“When Jacob dies (we’ll read about that next week) and the brothers fear Joseph’s benevolence will end, Joseph weeps again, frustrated and saddened at their lack of faith. While he has been able to forgive them, they still have not been able to forgive themselves. They still cannot weep.”
The Torah portion ends as Joseph’s work for Pharaoh eventually results in serfdom for most Egyptians, in which they give 20% of their income to Pharaoh. This wasn’t really very harsh, in comparison with common practice at the time, but it does provide ironic foreshadowing of the later enslavement of the Israelites.
Alfred E. Neuman
fictional mascot and cover boy of Mad, an American humor magazine
American stand-up comedian, television writer & actor
“As you know, Arizona recently passed the toughest anti-immigration bill in American history. The idea behind this bill is to drive illegal immigrants out of Arizona and back to their homeland of Los Angeles.
“I called the governor’s office in Arizona today, and the recorded message said press one for English, press two for English, press three for English.
“It’s an unbelievable law. And it’s already starting to backfire. Today, a group of Native Americans pulled over a bunch of white guys and said, ‘Let’s see your papers.’” —Jay Leno
Dysfunctional Family Bingo
This is one of my favorite games, though it involves considerable preparation. A few weeks before the holidays, gather with friends and provide each person with a bingo card. Each player fills in her bingo squares with dysfunctional phrases or actions that are likely to surface at her particular family party. For example, if you dread the inevitable “So when are you going to get married?” that question goes in one square of your bingo card. If your brother typically shows up crocked to the gills, put “Al is drunk” in another square, and so on.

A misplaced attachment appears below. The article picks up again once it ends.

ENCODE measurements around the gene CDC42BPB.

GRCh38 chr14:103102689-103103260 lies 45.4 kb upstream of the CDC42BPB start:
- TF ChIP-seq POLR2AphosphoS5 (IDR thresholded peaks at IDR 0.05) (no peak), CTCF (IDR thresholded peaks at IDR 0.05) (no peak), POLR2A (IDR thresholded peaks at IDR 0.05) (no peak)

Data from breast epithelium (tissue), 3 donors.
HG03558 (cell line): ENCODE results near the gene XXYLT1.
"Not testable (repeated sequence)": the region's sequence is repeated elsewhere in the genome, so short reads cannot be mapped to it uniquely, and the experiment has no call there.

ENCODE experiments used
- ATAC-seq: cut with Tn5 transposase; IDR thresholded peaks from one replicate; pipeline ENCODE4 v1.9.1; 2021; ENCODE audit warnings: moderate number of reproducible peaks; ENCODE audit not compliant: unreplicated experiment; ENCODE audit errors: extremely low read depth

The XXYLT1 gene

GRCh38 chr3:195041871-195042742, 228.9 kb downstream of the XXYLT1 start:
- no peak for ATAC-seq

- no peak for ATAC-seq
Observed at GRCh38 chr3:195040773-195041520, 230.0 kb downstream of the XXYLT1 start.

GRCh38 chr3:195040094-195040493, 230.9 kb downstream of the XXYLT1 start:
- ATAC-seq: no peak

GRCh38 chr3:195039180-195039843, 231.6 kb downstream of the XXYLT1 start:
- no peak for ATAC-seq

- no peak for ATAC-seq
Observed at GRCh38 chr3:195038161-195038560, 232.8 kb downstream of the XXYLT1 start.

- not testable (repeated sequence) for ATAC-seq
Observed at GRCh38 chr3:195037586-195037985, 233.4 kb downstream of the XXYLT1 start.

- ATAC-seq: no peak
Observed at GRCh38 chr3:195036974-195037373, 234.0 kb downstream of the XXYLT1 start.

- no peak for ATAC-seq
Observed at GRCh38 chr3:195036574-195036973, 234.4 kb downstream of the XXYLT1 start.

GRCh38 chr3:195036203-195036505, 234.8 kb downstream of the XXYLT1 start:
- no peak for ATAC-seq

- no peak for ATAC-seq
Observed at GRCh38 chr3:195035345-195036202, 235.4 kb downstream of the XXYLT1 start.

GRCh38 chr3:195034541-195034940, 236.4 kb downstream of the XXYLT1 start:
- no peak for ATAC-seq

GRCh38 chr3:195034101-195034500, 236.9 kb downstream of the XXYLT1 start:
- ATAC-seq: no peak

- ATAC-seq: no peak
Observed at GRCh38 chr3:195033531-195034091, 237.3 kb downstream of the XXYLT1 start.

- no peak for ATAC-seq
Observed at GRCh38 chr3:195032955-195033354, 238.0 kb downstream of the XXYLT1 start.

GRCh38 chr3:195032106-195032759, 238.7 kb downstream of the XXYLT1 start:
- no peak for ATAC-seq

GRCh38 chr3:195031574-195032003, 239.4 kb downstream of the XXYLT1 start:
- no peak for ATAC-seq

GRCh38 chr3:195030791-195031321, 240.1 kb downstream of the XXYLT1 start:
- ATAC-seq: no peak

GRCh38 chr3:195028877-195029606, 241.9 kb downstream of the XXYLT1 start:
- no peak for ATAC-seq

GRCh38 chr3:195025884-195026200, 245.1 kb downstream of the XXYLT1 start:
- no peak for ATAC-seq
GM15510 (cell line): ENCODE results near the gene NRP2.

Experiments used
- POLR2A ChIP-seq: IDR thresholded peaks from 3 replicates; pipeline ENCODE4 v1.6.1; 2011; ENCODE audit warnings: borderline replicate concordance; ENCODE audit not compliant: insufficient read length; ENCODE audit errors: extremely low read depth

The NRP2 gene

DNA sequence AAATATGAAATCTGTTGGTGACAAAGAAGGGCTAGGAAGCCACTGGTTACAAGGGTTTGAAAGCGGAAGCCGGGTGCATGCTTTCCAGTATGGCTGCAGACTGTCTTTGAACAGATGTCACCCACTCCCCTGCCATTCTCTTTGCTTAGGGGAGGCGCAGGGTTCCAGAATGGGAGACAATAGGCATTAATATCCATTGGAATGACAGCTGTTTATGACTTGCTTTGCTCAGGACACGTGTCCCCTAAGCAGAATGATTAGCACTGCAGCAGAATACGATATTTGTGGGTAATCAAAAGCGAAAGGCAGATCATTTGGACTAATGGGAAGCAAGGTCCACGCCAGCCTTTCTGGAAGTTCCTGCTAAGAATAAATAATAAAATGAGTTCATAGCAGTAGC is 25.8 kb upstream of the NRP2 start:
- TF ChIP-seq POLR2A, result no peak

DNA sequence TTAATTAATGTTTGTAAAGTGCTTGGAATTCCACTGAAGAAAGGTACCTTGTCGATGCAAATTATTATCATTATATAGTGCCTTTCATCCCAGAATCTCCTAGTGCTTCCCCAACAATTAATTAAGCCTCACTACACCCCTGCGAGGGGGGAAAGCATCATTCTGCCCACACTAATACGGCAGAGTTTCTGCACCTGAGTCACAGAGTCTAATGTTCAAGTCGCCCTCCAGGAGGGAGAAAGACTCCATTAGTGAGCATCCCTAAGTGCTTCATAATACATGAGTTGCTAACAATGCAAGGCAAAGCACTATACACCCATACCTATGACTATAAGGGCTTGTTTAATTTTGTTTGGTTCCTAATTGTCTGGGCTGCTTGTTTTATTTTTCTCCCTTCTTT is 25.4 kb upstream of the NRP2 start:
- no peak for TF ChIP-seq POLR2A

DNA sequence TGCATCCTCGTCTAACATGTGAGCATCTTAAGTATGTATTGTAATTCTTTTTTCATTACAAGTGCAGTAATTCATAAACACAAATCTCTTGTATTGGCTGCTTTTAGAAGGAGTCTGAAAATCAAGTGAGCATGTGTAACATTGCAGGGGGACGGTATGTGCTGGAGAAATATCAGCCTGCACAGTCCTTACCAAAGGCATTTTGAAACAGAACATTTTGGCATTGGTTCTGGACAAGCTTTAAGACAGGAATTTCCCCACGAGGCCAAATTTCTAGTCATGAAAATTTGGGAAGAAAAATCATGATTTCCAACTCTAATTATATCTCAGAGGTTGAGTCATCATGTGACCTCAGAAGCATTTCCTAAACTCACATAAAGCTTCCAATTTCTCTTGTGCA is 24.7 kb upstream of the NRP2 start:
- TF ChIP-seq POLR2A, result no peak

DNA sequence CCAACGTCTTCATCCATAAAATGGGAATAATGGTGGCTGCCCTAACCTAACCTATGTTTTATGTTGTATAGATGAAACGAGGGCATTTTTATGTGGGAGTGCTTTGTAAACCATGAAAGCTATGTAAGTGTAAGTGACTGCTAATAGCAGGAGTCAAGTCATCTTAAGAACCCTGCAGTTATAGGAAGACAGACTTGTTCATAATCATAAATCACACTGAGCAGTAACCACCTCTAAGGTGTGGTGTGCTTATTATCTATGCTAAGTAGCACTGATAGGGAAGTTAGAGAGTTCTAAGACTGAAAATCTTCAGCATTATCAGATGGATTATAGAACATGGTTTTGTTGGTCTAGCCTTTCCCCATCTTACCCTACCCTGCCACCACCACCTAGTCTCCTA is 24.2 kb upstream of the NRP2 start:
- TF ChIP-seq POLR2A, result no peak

Take your finished cards to your respective family gatherings. Whenever you observe something that appears on your bingo card, mark off that square. The first person to get bingo must sneak off to call the other players, and announce her victory. If no one has a full bingo, the person who has the largest number of filled-out squares wins the game. The winner shall be determined at the post-holiday meeting, where she will be granted the ever gratifying free lunch.
Quotes about Crying
Crying is cleansing. There’s a reason for tears, happiness or sadness. Dionne Warwick
When I was two, a dragonfly flew near me. A man knocked it to the ground and trod on it. I remember crying because I’d caused the dragonfly to be killed. Jane Goodall
I suppose I’ve always done my share of crying, especially when there’s no other way to contain my feelings. I know that men ain’t supposed to cry, but I think that’s wrong. Crying’s always been a way for me to get things out which are buried deep, deep down. When I sing, I often cry. Crying is feeling, and feeling is being human. Oh yes, I cry. Ray Charles
I’ve laughed, and I’ve cried. Laughing has got it over crying. Glen Campbell